By Mike Kijewski
Security is the collective responsibility of all players in a healthcare delivery organization (HDO), from vendors and third parties to threat intelligence-sharing platforms.
What makes healthcare, and particularly hospitals, a popular target?
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● Highly valuable data – the volume of personal health information and financial details stored, combined with their sensitive nature, as nearly all of the data is governed by government regulations
● Lack of IT investment and training – healthcare is noted to have the lowest confidence in endpoint security, with 72 percent of participants feeling they are not up to the job of protecting endpoints from exploitation
● Highly connected systems – the scale of the IT infrastructure, overlapping systems, bluetooth/wireless connected devices and data constantly in transit increases the size of the threat landscape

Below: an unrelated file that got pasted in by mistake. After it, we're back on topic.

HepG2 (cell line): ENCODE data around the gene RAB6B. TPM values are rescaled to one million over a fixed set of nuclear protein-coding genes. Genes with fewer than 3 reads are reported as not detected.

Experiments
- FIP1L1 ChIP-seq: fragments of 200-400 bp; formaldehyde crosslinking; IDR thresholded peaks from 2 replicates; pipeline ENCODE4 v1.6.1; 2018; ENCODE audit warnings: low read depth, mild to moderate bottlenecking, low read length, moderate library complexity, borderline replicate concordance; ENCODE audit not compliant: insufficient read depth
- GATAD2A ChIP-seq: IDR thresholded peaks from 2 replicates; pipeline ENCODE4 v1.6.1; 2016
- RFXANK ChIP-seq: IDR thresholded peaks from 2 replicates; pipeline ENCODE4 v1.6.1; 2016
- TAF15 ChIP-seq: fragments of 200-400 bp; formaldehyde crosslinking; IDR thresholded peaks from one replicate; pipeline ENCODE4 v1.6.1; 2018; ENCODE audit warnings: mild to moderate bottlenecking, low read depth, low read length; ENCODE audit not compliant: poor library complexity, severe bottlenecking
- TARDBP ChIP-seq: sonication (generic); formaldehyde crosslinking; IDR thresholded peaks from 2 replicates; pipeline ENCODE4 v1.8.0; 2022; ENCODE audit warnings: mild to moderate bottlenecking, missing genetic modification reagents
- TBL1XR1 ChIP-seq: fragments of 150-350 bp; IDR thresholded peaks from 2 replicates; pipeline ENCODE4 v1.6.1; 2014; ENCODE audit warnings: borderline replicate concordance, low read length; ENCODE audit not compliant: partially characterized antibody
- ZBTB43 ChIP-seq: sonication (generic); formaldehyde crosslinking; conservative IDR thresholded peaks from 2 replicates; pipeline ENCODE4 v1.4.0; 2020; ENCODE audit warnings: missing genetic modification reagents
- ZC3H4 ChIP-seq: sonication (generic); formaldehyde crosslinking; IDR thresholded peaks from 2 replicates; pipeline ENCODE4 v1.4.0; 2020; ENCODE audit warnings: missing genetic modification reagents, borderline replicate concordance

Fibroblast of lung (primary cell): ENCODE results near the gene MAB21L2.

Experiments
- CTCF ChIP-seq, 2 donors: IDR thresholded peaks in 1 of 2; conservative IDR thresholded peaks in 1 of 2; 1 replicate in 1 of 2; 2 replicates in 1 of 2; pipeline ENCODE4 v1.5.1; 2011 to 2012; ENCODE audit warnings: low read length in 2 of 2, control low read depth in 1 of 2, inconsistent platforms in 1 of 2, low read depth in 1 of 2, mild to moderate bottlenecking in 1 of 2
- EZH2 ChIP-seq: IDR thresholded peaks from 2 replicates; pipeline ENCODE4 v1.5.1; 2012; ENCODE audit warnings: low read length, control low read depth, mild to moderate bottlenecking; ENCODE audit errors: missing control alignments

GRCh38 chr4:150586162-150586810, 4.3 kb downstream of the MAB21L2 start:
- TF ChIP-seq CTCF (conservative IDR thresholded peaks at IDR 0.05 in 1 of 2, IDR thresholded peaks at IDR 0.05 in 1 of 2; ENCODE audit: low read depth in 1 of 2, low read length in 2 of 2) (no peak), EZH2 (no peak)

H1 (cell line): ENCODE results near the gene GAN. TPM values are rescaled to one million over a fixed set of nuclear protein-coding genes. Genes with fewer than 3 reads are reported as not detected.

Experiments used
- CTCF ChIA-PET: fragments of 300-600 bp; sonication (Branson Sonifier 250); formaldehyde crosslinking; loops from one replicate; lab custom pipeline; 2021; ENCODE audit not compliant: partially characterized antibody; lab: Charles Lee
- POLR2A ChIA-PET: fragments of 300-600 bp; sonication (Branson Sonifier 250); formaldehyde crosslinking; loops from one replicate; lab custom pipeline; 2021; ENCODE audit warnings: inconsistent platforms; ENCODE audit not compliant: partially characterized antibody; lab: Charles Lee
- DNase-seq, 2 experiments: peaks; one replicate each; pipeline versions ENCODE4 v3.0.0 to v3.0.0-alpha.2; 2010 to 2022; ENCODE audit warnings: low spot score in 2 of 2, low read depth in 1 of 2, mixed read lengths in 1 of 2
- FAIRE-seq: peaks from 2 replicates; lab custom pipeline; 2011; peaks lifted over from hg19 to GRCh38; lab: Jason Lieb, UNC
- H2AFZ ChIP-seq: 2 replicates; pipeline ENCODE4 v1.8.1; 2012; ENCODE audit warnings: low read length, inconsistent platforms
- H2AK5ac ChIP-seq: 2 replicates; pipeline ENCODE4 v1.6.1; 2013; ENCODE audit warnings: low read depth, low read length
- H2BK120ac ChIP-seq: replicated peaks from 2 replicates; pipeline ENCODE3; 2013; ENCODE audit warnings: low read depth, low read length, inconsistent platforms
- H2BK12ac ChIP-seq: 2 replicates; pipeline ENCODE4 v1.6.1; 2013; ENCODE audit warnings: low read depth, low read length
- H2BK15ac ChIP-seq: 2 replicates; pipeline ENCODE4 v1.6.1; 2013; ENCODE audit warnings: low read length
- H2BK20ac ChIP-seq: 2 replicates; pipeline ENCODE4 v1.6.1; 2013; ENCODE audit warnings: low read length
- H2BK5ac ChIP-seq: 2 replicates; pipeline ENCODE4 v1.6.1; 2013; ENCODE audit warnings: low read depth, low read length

According to the Ponemon Institute, this is the seventh year of healthcare data breaches costing the most, estimated at more than 2.5 times the cost of similar attacks in other industries.
To best defend against increasingly sophisticated cyber threats, we assess the threat landscape of an HDO, typical threats and better practices in preparing for a breach.
Assuming the reality of an HDO includes overlapping systems, lingering legacy systems and connected medical devices, it is easy to conclude HDOs and medical device vendors are faced with securing a complicated array of endpoints. With an increasing number of devices connecting to HDO networks, each endpoint presents a possible entry point from which a malicious actor could launch an attack.
Criminals are sophisticated, but also rely on probability odds. The more endpoints targeted, the higher the likelihood of finding an entry point. A recent review of all medical device disclosures identified a 400 percent increase quarter over quarter, with a prediction that the trend will increase. Whenever an endpoint connects or a user runs software that is unpatched or out of date, the threat surface expands.
The common phases of hacking (recon, discovery, exploitation, evil, persistence and movement) have identified the biggest threats to endpoints, outlined below: